• There is no ultimate poster font size law… but yours is too small because you’re trying to cram in too many words! My default was 52 pt (with some figure labels necessarily a bit smaller). Sans-serif fonts are easier to read than serif fonts.
  • Pick a simple, colorblind-friendly color scheme and stick with it. This means your plots, your text, and anything that goes on your poster should ideally coordinate. If you’re not sure what to choose, consider the colors in the figures you plan to include, and/or consider the color palette for the conference itself. Dark text on a light background is easier to read than the opposite.
  • Don’t be afraid to overhaul your figures. Crop out extraneous axes and tiny labels. Make custom legends. Annotate plots to drive home key messages. Present one illustrative example instead of seventeen nearly-identical panels.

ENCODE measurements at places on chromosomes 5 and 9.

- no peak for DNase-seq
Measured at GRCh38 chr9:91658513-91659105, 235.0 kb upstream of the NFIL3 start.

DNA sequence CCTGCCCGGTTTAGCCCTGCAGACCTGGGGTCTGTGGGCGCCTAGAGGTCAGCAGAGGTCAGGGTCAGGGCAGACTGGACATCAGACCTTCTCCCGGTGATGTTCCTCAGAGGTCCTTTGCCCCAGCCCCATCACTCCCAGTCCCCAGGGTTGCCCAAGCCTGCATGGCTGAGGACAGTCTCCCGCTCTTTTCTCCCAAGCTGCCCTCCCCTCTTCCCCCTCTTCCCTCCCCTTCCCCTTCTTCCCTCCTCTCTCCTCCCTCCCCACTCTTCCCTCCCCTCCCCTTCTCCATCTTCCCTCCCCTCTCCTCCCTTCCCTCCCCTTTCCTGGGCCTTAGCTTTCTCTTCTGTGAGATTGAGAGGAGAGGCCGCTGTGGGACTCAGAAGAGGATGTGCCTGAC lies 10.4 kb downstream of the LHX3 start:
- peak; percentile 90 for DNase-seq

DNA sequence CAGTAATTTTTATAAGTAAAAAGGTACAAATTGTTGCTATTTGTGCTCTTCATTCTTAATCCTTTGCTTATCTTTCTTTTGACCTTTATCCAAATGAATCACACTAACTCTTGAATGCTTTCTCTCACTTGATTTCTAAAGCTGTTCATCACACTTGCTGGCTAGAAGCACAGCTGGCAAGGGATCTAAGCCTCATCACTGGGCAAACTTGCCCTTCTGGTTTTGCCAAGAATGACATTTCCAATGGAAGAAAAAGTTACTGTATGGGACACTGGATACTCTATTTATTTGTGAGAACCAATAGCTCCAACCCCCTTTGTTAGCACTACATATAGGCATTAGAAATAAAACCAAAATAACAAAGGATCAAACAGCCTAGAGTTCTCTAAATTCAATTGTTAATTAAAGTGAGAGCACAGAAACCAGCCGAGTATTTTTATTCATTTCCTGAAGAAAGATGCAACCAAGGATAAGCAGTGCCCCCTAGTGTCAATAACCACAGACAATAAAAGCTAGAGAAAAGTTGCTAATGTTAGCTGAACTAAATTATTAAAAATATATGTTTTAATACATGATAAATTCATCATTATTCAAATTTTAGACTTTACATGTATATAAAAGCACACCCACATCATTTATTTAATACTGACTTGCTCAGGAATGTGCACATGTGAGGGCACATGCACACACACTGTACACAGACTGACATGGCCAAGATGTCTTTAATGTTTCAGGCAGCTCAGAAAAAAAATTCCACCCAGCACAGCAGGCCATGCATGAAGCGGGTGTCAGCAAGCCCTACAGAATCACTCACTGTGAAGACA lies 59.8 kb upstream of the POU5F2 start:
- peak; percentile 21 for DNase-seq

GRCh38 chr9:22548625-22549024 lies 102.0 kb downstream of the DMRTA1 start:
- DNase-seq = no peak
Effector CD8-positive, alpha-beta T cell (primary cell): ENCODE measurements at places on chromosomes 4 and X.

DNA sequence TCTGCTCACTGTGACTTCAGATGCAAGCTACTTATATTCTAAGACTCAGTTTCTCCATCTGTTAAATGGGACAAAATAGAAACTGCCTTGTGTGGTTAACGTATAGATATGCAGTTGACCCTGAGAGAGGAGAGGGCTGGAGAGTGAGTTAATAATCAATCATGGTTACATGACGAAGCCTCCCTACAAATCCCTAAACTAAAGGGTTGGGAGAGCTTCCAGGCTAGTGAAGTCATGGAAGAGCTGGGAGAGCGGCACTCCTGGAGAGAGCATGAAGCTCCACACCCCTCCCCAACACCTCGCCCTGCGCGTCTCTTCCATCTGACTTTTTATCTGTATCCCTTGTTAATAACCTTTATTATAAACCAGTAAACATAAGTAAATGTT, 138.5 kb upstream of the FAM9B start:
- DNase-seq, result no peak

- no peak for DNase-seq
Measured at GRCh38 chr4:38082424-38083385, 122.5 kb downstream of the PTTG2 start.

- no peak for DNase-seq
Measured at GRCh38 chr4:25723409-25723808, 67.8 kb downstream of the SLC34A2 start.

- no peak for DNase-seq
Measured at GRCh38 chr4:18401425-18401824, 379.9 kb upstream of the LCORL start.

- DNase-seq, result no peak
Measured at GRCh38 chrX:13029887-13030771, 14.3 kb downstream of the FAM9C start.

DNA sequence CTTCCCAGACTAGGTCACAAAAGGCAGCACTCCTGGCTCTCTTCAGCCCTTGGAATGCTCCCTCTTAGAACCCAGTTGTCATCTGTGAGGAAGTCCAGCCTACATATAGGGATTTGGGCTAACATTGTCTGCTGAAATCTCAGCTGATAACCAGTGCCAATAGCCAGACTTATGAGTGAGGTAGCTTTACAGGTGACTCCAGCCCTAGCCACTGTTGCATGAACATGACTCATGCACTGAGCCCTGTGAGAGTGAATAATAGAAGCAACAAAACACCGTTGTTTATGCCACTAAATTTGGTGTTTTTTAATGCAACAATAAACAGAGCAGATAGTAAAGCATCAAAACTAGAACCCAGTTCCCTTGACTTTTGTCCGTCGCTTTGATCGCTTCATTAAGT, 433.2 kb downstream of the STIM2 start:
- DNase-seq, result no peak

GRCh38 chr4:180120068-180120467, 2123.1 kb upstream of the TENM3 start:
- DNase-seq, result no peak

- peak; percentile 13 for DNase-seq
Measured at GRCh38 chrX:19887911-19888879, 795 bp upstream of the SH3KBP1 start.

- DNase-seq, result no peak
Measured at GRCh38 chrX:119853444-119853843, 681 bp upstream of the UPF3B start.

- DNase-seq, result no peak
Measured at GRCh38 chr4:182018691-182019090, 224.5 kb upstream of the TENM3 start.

• Advertise your papers, and give credit where credit is due. Essentially everything on my poster is from my own work or my credited coauthors’ work, so there are very few formal citations. If you borrow any plots or images, be sure to cite the original source. However, a poster is not a literature review; if people are truly interested in your full set of citations, they can read your papers.
  • Take your time and be picky. Ensure elements line up within and between chunks, use the exact same colors and fonts throughout, and get several sets of eyes to proofread.